Bionaturis, a biotechnology company listing at the Spanish MAB, participates in the public-private consortium ADELIS, led by Laboratorios Rovi and involving, besides Bionaturis, the companies Biomedal, Vaxdyn, Althia, and research groups from Virgen del Rocio Hospital, University of Granada, University of Sevilla, University of Cadiz and, Genyo[1] as well. The project, which aims to an overall optimization of drug delivery systems, will last two years and will involve an estimated 2.6 million € global investment. The initiative is funded by the FEDER-INNTERCONECTA program, coordinated by The Centre for Industrial Technological Development (CDTI, in Spanish).

The activities and goals of Bionaturis within the project are framed in the seek for alternative solutions to the use of traditional antibiotics and tackling the alarming growth of antibacterial resistance. The emergence of multi-resistant bacterial strains is a growing problem of great concern for international health authorities. According to World Health Organization (WHO), a phenomena of resistance appears in 20% of patients treated for tuberculosis and are causing the majority of nosocomial infections acquired in hospitals, leading to more than 300,000 deaths annually in Europe and USA.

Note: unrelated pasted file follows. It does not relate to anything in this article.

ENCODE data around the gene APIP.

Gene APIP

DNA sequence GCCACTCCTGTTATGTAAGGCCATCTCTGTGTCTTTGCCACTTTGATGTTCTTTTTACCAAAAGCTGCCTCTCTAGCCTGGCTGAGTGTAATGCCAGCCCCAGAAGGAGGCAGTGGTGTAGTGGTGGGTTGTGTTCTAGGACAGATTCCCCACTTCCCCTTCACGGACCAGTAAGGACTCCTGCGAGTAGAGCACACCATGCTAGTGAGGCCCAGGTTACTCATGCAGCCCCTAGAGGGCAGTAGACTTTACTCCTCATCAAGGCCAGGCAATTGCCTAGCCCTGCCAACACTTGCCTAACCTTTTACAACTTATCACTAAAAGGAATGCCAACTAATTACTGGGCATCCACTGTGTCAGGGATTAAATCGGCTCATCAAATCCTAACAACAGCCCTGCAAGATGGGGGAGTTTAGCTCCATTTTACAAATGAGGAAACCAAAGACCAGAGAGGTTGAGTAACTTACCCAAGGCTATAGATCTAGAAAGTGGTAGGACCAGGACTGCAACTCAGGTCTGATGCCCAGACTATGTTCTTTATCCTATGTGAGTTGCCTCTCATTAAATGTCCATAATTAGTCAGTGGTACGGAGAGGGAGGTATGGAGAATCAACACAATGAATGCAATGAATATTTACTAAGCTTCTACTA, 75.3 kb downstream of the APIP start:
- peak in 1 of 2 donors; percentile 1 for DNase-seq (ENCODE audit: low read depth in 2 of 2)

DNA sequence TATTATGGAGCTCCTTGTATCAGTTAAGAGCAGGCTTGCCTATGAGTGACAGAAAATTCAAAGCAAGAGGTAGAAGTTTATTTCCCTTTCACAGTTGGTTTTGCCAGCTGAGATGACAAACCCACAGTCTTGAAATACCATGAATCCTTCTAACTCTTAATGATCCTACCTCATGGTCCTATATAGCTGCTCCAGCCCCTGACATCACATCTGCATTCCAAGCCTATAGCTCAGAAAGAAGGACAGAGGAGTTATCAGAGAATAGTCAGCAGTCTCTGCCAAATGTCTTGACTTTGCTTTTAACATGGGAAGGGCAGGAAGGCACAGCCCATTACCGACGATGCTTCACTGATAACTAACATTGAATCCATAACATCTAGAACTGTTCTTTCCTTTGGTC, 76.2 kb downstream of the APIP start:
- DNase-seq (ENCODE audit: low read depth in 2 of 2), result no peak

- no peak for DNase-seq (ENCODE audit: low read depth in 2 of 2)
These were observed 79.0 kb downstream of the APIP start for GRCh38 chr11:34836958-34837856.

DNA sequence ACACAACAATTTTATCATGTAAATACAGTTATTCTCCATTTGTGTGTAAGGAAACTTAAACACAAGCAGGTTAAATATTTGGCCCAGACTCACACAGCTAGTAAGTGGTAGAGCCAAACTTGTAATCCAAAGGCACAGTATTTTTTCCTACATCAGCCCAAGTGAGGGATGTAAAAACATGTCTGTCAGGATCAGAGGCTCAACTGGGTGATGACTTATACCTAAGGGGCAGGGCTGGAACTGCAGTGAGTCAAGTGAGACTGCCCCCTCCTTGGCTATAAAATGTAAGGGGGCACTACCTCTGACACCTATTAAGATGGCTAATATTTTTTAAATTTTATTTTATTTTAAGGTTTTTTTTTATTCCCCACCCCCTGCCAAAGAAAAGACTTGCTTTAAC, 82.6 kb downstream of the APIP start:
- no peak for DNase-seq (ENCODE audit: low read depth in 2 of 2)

From animals to people

The problem is also transferred to animal health. New York Times has recently published a study showing that a majority of 30 antibiotics used in animal feed are linked to the increase of the phenomena of resistance in humans. Bionaturis addresses the problem by a pioneering approach proposing a collection of antimicrobial peptides (AMPs), some of them produced by the FLYLIFE system. Along the project, those AMPs will be tested in animal models using cutting-edge drug delivery systems originated from ADELIS. As a final outcome Bionaturis expects to obtain efficacy and safety data of the tested AMPs in mice models.

Juan José […]